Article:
keeping pets must make good any damage caused by their pets.
Most damage caused by pets is due to lack of supervision or control of
the Association grants permission for a tenant to keep a pet, this permission
relates specifically to the animal applied for. If the tenant wants to replace a pet that has died, or keep
an additional pet, a further application must be made.
can be very rewarding pets, but they also have the potential to be the most
disruptive to neighbours due to noise, intimidating behaviour, smell and
keeping dogs, residents must ensure that:
dog always wears a collar and name tag.
Dogs are always kept on a lead when in communal areas.
They do not allow their dogs to use communal areas as toilets.
pick up any dog fouling in public places, in accordance with the Clean
Neighbourhood and Environment Act 2005.
dog waste is placed in a sealed plastic bag before being placed in a bin.
are not left unattended on balconies.
do not keep dogs listed in the Dangerous Dogs Act 1991.
Dog is ‘microchipped’ in accordance with The Microchipping of Dogs
(England) Regulations 2014.
can be great companions for residents but if they are allowed to roam free they
can create a real neighbourhood nuisance. When
keeping cats, tenants must ensure that:
maintain a clean litter tray inside their property.
do not keep litter trays in communal areas, such as hallways, stairwells,
landings or gardens.
cat waste is placed in a sealed plastic bag before being placed in a bin.
If they are allowed free access outside, tenants must take steps to ensure they do not cause a nuisance to neighbours.
The Association can require cats that do cause a nuisance outside to be kept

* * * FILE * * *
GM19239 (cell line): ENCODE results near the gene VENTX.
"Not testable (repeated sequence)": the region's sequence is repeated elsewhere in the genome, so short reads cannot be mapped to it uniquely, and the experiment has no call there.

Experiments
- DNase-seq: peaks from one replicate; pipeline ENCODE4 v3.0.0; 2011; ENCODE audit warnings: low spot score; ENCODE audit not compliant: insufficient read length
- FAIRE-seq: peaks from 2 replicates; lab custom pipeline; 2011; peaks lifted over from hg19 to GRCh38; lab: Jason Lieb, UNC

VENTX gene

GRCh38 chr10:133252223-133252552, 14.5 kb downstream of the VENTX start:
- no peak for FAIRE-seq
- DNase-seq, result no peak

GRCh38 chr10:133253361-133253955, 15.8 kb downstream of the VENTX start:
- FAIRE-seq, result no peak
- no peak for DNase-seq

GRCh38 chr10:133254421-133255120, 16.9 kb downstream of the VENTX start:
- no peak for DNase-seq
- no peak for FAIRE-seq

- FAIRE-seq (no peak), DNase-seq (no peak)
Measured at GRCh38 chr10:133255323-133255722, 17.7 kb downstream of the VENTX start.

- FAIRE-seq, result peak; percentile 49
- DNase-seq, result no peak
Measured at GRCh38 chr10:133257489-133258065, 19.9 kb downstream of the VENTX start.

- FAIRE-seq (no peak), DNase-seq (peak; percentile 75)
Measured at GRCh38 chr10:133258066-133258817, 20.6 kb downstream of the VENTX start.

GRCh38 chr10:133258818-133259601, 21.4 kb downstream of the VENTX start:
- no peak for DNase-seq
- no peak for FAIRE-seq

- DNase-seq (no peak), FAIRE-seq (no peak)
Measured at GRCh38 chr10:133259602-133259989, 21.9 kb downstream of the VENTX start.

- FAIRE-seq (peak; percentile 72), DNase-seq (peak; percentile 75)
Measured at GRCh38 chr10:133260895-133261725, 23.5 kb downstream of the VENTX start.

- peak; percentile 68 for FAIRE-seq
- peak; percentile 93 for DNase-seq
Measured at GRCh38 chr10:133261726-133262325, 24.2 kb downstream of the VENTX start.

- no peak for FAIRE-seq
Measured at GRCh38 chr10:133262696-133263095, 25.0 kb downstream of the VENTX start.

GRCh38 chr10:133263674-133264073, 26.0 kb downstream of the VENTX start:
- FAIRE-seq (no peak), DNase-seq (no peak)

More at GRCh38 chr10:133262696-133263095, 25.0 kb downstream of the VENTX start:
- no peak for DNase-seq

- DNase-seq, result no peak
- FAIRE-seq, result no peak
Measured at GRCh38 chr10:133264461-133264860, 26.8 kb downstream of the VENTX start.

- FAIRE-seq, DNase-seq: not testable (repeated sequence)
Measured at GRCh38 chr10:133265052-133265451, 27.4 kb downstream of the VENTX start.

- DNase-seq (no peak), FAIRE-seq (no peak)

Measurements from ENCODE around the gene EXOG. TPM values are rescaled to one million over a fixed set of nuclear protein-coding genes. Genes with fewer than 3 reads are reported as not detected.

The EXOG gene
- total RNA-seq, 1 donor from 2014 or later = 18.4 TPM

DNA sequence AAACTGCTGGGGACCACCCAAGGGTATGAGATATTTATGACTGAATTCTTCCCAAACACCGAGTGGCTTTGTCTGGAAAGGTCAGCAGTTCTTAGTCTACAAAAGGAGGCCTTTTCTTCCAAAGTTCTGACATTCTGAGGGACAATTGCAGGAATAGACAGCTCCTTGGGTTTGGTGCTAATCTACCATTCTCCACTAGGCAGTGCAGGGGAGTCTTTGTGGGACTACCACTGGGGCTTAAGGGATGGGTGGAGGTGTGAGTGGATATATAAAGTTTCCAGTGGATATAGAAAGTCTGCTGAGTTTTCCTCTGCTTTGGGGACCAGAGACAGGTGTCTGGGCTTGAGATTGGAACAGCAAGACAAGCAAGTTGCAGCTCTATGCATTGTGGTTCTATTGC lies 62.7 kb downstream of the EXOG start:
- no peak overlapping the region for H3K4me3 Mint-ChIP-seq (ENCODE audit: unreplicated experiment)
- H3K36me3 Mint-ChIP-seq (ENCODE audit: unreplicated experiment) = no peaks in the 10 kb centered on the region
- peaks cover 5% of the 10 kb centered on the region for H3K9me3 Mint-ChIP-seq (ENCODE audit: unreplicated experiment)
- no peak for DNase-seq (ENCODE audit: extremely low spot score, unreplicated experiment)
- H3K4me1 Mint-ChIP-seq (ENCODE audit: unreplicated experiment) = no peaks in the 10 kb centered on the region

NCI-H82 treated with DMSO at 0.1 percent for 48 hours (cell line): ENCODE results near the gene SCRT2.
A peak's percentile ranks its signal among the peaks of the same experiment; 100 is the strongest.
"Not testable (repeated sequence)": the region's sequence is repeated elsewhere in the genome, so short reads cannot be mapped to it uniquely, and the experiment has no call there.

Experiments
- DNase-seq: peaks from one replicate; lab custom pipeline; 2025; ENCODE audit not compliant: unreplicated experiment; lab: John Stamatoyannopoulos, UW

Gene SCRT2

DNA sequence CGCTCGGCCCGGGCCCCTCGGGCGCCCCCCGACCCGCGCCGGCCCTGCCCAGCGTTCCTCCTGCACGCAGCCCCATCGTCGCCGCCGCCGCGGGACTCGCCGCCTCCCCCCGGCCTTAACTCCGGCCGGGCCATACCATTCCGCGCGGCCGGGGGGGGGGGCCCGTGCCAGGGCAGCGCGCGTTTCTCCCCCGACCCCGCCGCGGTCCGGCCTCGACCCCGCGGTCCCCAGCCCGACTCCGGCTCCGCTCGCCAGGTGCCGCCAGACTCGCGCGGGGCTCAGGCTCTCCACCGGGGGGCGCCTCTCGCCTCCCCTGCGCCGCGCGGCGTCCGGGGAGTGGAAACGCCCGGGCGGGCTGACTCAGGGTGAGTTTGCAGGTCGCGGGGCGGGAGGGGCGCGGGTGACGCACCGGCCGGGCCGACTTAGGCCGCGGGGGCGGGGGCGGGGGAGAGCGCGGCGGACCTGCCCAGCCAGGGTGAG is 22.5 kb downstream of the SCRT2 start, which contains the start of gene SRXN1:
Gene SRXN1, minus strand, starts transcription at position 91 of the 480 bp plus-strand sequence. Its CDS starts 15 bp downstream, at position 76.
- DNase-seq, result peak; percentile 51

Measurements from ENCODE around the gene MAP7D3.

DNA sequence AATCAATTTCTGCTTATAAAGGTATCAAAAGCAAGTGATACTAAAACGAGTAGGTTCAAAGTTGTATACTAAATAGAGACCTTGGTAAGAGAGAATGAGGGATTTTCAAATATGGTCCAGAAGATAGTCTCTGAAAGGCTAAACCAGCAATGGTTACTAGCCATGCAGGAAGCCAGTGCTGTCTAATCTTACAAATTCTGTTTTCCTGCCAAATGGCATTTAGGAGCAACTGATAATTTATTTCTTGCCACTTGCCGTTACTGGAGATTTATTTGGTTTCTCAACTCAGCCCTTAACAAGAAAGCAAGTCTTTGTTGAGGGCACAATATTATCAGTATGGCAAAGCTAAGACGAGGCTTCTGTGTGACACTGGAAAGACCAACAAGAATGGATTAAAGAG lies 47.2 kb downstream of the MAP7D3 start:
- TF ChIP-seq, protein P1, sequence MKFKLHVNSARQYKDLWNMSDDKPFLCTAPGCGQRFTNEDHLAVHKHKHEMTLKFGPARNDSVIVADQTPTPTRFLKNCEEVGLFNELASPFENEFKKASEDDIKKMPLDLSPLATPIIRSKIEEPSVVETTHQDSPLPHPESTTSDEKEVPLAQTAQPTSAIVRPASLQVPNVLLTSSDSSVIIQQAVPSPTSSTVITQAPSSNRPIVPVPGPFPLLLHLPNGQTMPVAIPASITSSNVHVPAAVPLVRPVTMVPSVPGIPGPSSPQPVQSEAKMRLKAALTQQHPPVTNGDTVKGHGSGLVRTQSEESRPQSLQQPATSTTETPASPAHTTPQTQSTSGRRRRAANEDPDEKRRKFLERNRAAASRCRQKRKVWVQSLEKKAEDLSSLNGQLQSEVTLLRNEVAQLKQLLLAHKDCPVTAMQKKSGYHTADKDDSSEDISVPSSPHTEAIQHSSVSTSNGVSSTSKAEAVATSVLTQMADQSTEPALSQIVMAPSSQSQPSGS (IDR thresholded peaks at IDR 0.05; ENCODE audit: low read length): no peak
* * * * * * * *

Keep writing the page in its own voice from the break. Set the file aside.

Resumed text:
indoors at all times.
of any animals on Family Housing Association property is not permitted.
Pets must not be offered for sale from Association property.
are responsible for the health and welfare of their pets.
Under the Animal Welfare Act 2006, this is called a duty of care.
This requires proper day-to-day management and care of the pet. Routine healthcare must include regular control of parasites
(fleas & worms), vaccinations and neutering where appropriate.
When applying to keep a pet, tenants must provide details of their vet.
Where the Association is concerned regarding the welfare of a pet it may
involve external organisations such as the Police, RSPCA or local authority.
If a tenant wishes to construct outside accommodation, they must first apply for permission from the Association. Where tenants want to create ponds in gardens, they must first apply for permission from the Association. In both cases the tenant should provide details including the size, type of construction and the animals that would be kept.
pets should be left in a property whilst the tenant is away, unless clear
arrangements have been made to provide adequate care. Dogs would normally be expected to be boarded elsewhere,
whereas smaller pets may be cared for by close supervision by a neighbour,
including visits at least daily. It
is illegal to leave a pet alone for a significant length of time.